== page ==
Crop biodiversity is the raw material needed to equip crops with critical resistance to pests and diseases, and enable them to grow in harsher conditions of drought, salinity, and flooding, which will likely increase with global climate change, particularly in poor nations.
Cowpea and dozens of other crops, like cassava, yams, and millets, are known as orphan crops, because they receive less attention than they deserve relative to their value and importance.
According to researchers at the World Vegetable Center in Taiwan, collectively, 27 orphan crops with a value of $100 billion are grown on 250 million hectares (618 million acres) in developing countries.
So called orphan crops like cowpea and groundnut are not minor or insignificant crops, said Cary Fowler, executive director of the Global Crop Diversity Trust. They are of great importance to regional food security. In addition, they are often adapted to harsh environments and are diverse in terms of their genetic, agroclimatic, and economic niches.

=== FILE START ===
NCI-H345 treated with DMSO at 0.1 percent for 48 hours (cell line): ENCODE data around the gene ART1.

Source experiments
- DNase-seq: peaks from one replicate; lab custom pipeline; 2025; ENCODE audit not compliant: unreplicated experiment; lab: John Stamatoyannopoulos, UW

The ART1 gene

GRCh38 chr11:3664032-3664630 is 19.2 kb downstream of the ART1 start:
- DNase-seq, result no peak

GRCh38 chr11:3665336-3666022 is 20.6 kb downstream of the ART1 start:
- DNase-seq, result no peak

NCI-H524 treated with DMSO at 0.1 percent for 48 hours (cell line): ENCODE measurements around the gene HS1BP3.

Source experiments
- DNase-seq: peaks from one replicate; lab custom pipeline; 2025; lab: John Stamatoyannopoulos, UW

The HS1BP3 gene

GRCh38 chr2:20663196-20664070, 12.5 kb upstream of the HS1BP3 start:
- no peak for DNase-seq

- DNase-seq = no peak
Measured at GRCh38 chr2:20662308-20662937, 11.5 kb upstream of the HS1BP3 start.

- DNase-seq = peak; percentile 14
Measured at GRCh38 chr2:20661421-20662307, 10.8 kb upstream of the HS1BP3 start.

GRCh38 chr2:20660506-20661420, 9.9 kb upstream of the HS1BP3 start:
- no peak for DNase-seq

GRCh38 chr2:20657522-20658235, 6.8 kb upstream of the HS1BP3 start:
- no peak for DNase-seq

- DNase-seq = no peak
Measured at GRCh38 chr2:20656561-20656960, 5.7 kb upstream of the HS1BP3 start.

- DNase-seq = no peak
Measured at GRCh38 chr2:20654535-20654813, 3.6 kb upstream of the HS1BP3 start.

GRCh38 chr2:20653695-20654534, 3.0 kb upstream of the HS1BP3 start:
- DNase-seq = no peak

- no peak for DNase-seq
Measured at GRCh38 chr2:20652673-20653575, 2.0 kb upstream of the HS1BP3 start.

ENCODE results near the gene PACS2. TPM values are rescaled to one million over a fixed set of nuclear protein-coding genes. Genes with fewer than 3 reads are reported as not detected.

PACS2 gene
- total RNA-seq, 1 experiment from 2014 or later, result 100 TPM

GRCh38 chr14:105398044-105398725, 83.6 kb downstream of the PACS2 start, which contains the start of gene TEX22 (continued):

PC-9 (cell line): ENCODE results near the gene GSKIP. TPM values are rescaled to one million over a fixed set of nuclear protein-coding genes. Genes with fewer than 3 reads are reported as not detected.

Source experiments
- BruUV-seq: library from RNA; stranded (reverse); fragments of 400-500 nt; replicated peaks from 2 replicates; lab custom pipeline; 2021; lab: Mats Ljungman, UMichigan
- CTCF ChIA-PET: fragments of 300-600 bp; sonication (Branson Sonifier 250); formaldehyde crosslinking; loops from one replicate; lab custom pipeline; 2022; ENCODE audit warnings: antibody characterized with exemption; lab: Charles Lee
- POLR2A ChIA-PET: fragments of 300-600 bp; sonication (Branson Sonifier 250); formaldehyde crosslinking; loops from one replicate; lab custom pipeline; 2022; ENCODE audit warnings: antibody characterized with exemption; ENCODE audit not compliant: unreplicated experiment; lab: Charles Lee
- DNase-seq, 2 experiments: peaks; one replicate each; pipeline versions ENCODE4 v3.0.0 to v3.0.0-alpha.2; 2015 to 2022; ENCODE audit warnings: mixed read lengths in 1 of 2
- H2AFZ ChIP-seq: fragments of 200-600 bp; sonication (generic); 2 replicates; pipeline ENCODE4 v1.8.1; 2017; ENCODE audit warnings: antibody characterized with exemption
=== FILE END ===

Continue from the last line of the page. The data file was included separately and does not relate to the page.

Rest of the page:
These crops may also vary in less obvious characteristics, such as their response to cold, heat or drought, or their ability to tolerate specific pests and diseases. Farmers and scientists continually draw on the genetic diversity held in crop collections like IITAs to ensure productive harvests.
Our ability to endow this facility with such an impressive array of diversity is a powerful testament to the incredible work of scientists at our centers, who have been so dedicated to ensuring the survival of the worlds most important crop species, said Emile Frison, Director General of Rome-based Bioversity International, which coordinates CGIAR crop diversity initiatives.
Storage of these and all the other seeds at Svalbard is intended to ensure that they will be available fo
|Contact: Jeff Haskins|